E-mail etiquette: Mind your P’s and Q’s

Sloppy messages that are riddled with spelling errors and are irrelevant and difficult to read are major source of lost productivity as employees struggle to decipher cryptic online requests and disorganized sales pitches.

“Email should contain the same attention to detail as a letter with signature on corporate letterheard. It’s a direct reflection of your professionalism,” said Sue Jacques, president of Calgary’s Influence Etiquette & Protocol.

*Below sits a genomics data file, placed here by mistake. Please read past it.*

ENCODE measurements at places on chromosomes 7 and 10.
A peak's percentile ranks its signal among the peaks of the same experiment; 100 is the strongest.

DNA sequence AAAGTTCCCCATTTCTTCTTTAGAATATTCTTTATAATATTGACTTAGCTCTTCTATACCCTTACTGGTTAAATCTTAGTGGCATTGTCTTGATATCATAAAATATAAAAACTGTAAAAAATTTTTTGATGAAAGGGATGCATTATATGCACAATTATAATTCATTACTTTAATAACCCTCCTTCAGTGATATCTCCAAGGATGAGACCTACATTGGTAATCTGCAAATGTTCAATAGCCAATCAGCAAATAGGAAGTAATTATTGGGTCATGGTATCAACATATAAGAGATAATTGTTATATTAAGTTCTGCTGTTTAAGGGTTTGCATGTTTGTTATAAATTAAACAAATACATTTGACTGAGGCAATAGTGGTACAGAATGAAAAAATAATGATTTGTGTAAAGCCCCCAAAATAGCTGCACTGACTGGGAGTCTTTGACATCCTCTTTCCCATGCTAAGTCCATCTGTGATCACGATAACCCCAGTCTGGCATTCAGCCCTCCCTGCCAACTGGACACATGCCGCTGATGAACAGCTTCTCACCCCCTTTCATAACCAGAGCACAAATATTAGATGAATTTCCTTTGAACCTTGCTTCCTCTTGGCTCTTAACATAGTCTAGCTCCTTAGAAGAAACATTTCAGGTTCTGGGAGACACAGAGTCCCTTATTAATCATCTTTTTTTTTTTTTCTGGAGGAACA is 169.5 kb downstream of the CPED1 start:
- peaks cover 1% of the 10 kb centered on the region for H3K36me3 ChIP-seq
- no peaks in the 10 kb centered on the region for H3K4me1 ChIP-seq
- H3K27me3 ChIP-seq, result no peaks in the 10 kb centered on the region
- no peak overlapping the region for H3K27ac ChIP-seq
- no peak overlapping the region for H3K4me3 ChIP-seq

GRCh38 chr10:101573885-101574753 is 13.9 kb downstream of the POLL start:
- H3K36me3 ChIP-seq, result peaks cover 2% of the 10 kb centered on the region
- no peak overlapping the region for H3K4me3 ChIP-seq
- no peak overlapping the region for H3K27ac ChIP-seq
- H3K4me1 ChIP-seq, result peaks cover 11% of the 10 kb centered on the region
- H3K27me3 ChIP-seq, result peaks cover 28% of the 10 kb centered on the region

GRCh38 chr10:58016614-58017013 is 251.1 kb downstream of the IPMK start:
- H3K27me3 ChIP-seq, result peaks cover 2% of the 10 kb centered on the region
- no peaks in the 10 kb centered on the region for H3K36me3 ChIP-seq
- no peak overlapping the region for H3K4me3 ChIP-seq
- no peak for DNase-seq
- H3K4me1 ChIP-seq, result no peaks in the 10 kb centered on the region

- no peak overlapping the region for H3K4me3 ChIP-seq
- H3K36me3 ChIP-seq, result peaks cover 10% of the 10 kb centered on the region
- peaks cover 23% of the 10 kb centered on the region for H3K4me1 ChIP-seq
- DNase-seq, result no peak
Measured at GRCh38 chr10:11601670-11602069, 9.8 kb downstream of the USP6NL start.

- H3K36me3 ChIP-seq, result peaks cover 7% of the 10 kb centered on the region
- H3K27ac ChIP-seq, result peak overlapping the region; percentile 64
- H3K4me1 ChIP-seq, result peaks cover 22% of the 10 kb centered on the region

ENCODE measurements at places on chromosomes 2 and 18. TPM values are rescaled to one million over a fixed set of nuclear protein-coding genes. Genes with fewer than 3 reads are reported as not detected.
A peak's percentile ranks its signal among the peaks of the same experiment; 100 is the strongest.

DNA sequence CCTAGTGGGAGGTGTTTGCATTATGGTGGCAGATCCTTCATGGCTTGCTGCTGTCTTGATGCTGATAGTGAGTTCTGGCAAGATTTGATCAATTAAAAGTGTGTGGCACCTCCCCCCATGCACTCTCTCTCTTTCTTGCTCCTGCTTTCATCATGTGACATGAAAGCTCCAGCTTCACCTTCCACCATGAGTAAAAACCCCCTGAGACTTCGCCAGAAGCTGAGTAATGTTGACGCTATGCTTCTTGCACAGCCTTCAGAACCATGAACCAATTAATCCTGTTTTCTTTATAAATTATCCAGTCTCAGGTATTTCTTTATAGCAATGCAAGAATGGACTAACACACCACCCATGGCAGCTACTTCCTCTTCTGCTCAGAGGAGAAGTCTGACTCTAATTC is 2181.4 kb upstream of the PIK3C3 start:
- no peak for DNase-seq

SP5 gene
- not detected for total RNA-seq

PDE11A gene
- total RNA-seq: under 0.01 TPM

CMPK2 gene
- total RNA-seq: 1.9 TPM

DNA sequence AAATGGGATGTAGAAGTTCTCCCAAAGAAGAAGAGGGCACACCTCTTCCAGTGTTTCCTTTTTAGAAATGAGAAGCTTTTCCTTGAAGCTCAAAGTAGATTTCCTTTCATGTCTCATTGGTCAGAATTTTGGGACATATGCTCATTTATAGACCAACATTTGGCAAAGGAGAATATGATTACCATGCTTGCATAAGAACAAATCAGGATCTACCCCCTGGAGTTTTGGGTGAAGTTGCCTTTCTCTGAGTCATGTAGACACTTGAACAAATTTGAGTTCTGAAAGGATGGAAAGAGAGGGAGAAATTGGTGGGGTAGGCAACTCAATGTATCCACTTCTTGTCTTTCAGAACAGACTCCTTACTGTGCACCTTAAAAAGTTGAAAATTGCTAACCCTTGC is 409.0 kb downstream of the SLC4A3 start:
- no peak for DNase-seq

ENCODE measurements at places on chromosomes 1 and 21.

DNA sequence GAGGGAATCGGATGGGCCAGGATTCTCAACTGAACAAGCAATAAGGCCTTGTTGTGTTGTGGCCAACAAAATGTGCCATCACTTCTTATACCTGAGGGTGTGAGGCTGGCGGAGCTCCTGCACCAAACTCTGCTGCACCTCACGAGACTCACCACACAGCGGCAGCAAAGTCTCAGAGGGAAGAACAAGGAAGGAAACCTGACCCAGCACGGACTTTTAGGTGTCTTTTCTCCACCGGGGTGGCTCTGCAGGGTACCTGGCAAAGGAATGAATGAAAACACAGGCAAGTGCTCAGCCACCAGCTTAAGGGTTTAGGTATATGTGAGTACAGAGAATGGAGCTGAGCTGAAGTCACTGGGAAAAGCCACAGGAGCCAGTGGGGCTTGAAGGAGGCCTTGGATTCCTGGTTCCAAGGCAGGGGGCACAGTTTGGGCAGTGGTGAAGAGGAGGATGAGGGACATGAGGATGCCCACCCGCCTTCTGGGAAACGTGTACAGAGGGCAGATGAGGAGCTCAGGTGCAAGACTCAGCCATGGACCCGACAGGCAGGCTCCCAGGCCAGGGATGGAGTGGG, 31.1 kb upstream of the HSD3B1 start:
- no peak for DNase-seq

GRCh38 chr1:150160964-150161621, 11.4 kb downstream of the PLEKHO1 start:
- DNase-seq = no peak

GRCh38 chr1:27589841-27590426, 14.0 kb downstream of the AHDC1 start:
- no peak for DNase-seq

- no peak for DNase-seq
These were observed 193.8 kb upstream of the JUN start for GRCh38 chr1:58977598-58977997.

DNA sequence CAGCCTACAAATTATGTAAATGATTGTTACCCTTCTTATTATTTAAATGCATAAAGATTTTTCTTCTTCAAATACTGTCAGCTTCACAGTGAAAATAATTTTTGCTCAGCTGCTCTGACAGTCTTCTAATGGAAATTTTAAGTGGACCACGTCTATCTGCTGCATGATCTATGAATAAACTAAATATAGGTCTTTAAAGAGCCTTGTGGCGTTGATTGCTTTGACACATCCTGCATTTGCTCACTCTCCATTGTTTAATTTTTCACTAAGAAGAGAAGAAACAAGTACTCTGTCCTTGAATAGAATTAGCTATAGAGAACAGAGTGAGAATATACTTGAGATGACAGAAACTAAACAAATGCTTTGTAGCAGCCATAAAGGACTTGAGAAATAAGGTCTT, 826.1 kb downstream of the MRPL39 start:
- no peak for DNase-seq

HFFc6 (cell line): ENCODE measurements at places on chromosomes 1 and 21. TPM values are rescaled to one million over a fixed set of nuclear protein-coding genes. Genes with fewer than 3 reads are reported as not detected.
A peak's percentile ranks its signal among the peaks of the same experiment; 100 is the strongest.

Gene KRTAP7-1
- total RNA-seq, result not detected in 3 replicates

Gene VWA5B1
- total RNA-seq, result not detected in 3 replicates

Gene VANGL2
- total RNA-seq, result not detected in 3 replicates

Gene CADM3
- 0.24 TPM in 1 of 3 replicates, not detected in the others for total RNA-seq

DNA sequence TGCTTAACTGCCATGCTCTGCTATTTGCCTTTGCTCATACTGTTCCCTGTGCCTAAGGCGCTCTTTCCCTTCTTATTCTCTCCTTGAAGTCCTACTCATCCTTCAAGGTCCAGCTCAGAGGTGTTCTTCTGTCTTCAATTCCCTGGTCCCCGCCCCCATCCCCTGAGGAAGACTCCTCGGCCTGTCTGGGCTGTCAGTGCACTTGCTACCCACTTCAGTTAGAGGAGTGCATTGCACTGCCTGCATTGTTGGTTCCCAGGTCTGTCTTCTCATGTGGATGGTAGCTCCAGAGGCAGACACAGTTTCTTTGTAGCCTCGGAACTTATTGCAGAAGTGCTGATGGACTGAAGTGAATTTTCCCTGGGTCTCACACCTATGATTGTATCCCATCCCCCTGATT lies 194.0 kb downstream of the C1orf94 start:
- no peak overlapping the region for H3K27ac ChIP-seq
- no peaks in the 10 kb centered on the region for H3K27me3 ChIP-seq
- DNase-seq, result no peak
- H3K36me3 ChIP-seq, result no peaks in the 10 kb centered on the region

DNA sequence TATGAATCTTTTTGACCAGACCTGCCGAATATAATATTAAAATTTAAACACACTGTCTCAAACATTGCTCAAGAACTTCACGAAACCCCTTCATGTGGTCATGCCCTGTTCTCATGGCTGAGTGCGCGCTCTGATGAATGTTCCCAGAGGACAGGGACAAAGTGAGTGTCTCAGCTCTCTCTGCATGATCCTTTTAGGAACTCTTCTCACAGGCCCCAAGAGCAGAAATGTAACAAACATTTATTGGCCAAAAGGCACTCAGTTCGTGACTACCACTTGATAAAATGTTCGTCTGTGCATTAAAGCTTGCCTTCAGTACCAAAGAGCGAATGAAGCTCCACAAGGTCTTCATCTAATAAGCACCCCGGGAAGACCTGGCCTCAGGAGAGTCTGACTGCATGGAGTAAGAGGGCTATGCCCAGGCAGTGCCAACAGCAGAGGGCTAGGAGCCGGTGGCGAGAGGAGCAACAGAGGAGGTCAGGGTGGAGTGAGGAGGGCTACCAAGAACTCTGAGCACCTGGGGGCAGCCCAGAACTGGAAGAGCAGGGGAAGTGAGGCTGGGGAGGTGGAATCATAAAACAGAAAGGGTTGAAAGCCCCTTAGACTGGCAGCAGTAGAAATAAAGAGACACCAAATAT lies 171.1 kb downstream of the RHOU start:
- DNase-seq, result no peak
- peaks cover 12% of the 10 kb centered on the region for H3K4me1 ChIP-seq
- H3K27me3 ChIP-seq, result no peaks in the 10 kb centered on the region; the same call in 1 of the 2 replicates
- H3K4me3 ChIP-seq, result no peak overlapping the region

“Unfortunately, we tend to just fire off our thoughts and there’s no filter system between our brains and our fingers.”

A recent US study suggests the problem is getting worse. Some 80% of workers surveyed consider strong email skills “extremely important”, but 40% say they waste 30 minutes to three hours a day reading ineffective messages.
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